PENDER COUNTY — A month after a dog attack turned fatal, Pender County has implemented new ordinances for pet owners.
Hampstead resident Richard Catley approached Pender commissioners Tuesday, remembering his wife, Melanie, in a plea to make the changes.
“On Feb. 10 of next year, it would be my wife and I’s 53rd wedding anniversary,” he said. “However, we won’t make that because my wife was killed by dogs in December.”
On one of her daily strolls last month, Melanie was attacked by two dogs who were chained up in a yard belonging to neighbors she frequently visited. The incident left her in critical condition and she died in the ICU Dec. 14. The dogs were euthanized and the owner was not charged.
Commissioners unanimously passed updated rules and regulations to its animal control ordinance this week, though Richard pleaded for even further restrictions. Previously, the ordinance did not define shelter or have standards for tethering. Now, it spells out acceptable enclosures for animals when outdoors and puts protections in place for dogs who are tied up.
It has added a “humane tethering” clause to ensure chained animals have plenty of room to move, can access water, shelter and shade, and that ropes are a minimum of 10 feet. Also, the material being used to hold the animal must not exceed 10% of the dog’s weight for its safety.
“In most of this state, animal control does not allow dogs to be staked out and there’s a good reason for that,” Richard explained at the meeting.
New Hanover County does not allow outdoor tethering; Brunswick County updated its ordinance in 2018 to include restrictions for tethering to include 10 feet of movement and additional standards that keep dogs safe from being tangled or injured when tied up.
“When you stake a dog out, and attach it with a chain, tie it up, the dog has a feeling of vulnerability and it can no longer protect itself if attacked,” Richard continued. “It makes it easier to make the dog vicious.”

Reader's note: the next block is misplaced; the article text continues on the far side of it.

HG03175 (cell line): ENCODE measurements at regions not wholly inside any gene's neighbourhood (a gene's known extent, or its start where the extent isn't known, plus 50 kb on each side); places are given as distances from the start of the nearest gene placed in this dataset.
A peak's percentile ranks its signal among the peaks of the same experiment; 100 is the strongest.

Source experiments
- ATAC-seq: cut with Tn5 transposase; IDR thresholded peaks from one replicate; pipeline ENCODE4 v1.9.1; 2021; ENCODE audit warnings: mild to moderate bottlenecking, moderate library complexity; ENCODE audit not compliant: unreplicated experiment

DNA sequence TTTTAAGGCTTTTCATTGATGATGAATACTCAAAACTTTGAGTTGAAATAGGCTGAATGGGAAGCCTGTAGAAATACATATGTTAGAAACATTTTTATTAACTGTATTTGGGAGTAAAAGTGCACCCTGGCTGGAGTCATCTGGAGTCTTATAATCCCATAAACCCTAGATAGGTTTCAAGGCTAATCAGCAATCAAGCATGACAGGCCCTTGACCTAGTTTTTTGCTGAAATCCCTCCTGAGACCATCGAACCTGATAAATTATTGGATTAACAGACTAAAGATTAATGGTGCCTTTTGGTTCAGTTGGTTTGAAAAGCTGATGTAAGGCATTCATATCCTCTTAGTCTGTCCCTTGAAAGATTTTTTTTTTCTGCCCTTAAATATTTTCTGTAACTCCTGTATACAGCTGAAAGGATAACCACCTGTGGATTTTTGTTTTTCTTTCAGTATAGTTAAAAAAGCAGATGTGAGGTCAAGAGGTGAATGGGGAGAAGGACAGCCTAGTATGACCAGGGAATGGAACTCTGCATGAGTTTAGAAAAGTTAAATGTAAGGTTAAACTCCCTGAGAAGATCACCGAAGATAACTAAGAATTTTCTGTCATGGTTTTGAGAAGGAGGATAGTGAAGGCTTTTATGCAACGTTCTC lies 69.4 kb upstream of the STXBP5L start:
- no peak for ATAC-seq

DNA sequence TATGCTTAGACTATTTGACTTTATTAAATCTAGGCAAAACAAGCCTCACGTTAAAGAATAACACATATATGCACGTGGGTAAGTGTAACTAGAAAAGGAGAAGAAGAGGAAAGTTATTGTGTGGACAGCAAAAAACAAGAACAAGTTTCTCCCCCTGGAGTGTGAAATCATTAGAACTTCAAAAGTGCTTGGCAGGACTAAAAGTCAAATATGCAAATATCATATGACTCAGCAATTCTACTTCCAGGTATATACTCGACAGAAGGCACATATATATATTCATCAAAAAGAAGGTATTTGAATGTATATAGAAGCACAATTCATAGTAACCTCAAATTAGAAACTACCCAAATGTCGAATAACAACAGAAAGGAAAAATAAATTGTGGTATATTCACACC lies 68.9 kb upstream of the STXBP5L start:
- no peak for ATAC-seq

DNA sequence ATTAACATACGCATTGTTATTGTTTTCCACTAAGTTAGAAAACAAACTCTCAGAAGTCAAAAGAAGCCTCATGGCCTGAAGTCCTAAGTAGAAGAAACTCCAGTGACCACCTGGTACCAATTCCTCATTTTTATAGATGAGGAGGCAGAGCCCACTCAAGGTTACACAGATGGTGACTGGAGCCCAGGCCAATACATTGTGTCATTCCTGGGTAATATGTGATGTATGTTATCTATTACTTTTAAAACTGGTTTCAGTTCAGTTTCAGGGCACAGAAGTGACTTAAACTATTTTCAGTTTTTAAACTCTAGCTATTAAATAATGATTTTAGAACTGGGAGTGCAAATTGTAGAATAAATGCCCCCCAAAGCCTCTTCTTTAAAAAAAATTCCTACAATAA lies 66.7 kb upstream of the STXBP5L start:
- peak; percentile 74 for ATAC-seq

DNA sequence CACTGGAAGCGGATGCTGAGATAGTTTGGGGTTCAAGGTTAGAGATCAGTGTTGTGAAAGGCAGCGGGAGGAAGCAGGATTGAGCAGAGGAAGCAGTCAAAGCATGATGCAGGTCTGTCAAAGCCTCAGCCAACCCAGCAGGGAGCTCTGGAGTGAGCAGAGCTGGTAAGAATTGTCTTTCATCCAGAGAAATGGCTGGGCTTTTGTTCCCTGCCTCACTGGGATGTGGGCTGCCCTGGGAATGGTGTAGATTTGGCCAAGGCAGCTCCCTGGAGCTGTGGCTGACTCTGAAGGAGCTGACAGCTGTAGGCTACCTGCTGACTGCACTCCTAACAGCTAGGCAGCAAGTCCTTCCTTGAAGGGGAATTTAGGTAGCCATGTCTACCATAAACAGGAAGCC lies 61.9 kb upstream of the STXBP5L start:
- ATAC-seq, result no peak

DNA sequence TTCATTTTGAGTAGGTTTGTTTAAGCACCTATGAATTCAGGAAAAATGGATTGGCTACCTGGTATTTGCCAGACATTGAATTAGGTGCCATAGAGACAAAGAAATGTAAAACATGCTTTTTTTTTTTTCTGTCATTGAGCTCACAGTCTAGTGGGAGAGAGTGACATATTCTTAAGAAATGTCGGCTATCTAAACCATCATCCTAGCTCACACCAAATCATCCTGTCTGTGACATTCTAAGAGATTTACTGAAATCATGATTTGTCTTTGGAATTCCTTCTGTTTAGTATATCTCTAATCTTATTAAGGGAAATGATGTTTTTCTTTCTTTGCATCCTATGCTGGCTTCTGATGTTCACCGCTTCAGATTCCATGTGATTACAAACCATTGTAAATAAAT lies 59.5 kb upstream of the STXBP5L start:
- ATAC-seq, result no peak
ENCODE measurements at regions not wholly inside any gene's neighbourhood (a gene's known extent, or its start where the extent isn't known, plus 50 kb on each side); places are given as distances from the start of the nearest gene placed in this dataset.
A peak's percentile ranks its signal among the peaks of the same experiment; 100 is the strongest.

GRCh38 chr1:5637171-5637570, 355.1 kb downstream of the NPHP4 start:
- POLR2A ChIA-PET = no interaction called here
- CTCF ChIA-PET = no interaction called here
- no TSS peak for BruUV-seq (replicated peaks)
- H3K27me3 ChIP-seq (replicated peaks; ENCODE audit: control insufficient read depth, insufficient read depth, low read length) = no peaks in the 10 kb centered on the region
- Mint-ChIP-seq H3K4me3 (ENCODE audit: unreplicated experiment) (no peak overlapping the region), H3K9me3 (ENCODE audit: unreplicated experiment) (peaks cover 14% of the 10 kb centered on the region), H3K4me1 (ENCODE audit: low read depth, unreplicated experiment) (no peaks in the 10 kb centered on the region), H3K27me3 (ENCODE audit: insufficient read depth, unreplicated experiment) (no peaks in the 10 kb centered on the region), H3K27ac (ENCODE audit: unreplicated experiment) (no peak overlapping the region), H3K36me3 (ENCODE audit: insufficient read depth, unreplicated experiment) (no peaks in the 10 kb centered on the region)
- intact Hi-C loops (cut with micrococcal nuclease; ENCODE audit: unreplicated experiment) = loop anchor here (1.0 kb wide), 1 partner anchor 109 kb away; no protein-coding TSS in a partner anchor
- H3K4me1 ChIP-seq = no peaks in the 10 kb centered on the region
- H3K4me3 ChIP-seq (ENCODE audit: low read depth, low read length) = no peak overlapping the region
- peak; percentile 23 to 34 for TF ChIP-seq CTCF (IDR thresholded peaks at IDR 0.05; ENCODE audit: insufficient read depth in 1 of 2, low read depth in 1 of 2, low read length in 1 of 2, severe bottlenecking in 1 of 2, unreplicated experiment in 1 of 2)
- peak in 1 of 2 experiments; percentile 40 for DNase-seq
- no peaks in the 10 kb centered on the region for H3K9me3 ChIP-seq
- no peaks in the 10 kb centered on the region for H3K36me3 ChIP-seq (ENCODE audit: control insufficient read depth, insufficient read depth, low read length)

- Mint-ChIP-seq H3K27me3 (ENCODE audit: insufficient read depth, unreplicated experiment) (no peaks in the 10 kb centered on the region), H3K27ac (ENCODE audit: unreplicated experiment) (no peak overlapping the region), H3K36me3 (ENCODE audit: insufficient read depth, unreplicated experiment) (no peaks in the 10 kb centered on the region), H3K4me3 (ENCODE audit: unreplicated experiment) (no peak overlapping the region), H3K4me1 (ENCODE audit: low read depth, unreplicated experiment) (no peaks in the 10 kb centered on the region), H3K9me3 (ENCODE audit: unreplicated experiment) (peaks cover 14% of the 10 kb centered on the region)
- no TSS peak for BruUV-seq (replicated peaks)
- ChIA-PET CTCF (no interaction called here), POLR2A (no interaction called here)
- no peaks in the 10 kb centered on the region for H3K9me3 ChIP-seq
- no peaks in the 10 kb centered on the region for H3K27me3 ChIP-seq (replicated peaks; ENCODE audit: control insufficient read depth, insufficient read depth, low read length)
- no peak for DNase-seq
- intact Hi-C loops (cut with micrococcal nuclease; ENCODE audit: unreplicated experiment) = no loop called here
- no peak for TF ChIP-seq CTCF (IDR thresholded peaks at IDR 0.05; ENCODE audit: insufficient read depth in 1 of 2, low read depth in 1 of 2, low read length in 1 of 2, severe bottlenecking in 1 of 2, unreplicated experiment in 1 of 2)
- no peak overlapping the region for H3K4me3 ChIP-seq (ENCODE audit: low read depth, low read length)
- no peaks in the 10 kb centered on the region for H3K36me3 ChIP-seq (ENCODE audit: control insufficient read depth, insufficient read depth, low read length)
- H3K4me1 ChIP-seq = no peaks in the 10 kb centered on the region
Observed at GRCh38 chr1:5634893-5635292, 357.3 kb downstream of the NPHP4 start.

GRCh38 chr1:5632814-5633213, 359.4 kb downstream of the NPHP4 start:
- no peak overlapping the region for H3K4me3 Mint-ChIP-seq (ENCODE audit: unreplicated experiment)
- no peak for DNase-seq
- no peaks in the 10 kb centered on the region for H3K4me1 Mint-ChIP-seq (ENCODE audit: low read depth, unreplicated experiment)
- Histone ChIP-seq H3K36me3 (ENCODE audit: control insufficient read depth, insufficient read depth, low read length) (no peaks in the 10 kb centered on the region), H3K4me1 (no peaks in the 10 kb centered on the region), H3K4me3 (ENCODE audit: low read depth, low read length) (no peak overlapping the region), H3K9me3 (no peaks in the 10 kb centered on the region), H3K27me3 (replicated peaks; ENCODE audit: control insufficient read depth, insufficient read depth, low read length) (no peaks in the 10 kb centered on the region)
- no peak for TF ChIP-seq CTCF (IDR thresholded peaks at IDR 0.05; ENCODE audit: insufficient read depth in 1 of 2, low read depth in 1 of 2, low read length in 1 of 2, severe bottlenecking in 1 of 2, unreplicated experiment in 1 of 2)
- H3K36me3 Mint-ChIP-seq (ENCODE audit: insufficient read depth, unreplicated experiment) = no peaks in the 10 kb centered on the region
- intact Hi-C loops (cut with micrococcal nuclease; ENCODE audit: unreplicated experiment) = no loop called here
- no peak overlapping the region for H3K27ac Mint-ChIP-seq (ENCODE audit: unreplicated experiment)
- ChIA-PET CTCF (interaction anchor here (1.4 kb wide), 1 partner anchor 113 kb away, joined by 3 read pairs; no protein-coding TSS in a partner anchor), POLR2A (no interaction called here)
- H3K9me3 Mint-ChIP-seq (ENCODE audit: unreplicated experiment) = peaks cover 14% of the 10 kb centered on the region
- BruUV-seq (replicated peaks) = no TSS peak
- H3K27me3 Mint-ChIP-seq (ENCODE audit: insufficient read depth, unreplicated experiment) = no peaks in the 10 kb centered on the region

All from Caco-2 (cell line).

Commissioner Fred McCoy was the first to speak about the ordinance change, agreeing with Richard.
“We have a problem with having dogs being tied up,” he said at the meeting. “I see what it does to them. … It’s really important we protect our animals; we’re moving in the right direction.”
According to the Humane Society of the United States, dogs are naturally social, and long-term restraint can “severely damage their psychological and physical well-being.”
The organization also notes tethering animals is a “high-risk factor” for serious dog bites and attacks, and animals tethered for long periods can become highly aggressive.
Pender County health director Carolyn Moser told commissioners prior to Covid-19, an animal shelter committee and the sheriff’s office collaborated on tackling public concerns and complaints over tethering dogs and providing appropriate structures for outdoor animals to reside.
“[We heard] it sometimes went on for days,” Moser said. “With no access to food or water or shelter.”
As a result, the additions to the ordinance now define “shelter” as having three sides, a roof and a floor. It also requires the enclosure to be dry, ventilated and supply sufficient room for the animal to move freely and lie down.
The update spells out what is not considered shelter, including inside or under vehicles, metal barrels, cardboard boxes, transport cages or airline crates.
“Over the years we’ve had issues with people putting blocks up and plywood over it and calling it shelter,” Lt. Keith Ramsey, who oversees Pender’s animal control division, told Port City Daily. “You may put a cardboard box out there and say it’s shelter and technically you’re right — but you’re wrong.”
Ramsey said he presented a request months ago to refine the ordinance.
“It fell on the back burner,” he said.
The swearing in of a new board in December brought the issue back to the forefront.
Because there weren’t specific parameters on what was acceptable as a shelter for animals, deputies didn’t “have a leg to stand on” and struggled to hold people accountable, according to Ramsey.
He clarified improperly treated animals are not an overwhelming concern or a common occurrence. Yet, as noted Tuesday, deputies are taught to offer a warning before issuing citations.
“We go out there and educate people first,” Ramsey told PCD. “A lot of people just don’t know or think about it the way we do. When we bring it to their attention, they’re like, ‘I’ll get right on this.’”
To be sure, an officer doubles back three days later to check on the property and confirm the issues have been resolved. If they have not been, the individual could be fined a $50 civil citation. After six days from the issuance, if the individual does not pay, the animal will become property of Pender County.
The updated ordinance was sent to Sheriff Alan Cutler for approval before commissioners approved it Tuesday.
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